My sister and her husband own a condo in a development where a deck recently collapsed. The resident on the deck suffered a broken back. Now there is conflicting information about what repairs need to be made to all the decks.
The condo association has a board. Apparently, the residents were told that the city had condemned all the decks and that they all had to be replaced. But later, the city said it had not taken that position. The property management association hired its own engineers to evaluate the decks, and they said all the decks need to be replaced. The board relies on the attorney who represents the management association.
Three questions: One, should the board hire its own attorney to represent the condo owners, since relying on the property manager’s attorney might be a conflict of interest? Two, should the board (or the individual owners) hire its own engineering firm to evaluate the decks? Many of the residents think that not all the decks need to be replaced or that they could be repaired without replacing them. Three, can you recommend a book on associations and their dealing with property managers? — Neil
Your last question is the easiest. Go to the Community Associations Institute (caionline.org), and you will find a wealth of information, including books on every single topic you can think of.
As to the first question: Absolutely, the board should hire its own attorney. You cannot rely on attorneys for the property manager; they do not represent the association, and an owner probably cannot claim that communications with them are covered by attorney-client privilege. Although they may be providing correct information, the board still must have its own counsel.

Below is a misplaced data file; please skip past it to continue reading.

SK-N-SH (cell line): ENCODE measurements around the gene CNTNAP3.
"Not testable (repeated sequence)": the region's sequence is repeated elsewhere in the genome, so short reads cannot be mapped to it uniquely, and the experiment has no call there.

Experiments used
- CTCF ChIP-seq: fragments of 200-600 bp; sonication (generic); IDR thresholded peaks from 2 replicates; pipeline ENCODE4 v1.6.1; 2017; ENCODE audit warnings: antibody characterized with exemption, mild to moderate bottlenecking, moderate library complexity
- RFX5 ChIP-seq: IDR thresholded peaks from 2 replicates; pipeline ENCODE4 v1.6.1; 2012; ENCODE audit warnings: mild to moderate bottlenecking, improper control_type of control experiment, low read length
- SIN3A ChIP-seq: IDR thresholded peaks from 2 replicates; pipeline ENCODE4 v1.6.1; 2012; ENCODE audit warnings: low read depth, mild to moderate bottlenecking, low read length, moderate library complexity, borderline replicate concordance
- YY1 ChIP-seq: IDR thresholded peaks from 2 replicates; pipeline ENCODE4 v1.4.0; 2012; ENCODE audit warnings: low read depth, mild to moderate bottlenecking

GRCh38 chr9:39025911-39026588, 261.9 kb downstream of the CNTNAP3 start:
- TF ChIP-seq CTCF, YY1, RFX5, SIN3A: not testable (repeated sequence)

As to the second question: Yes, the board should hire its own engineering people to assess every deck. And if work must be done, management must get at least three bids. The board — and not management — must make the decision as to which company to use.
It is puzzling that the residents were told that all decks must be replaced when the city later denied that statement. Does management somehow get a kickback from the contractors?
There is yet another problem, probably more significant than replacement of the decks: What is the board doing about the injury to the unit owner?
Again, that is something the association’s attorney — not management — must handle, because the association may be sued as a result of the injury.
I was just informed that our condo board is upgrading our cable TV and Internet access. The Internet upgrade will increase my costs by about $35 a month. Also, my current Internet provider may charge me a cancellation fee.
Can the board add the Internet charges as part of my assessment? I believe this is a nonessential service. — Phyllis
Many associations contract with a communications company such as Verizon or Comcast for what is known as a bulk buy, and the cable/Internet company provides service to all owners at a bulk rate. The board has the authority to charge all owners as a common expense. The board cannot, however, preclude your having your own service provider. In some contracts, owners have the right to opt out; however, the bulk contract will then be more expensive because the service provider does not serve all units.
It does not seem fair, but community living is democracy at its best and at its worst. I often am reminded of a unit owner who said, “I live on the first floor and never use the elevator and thus do not want to pay for its maintenance and upkeep.”
Too bad. If you don’t like it, mount a campaign and “throw the rascals out” of office. There are provisions in your legal documents for recalling a board member.
Benny L. Kass is a Washington and Maryland lawyer. This column is not legal advice and should not be acted upon without obtaining legal counsel. Send questions to firstname.lastname@example.org.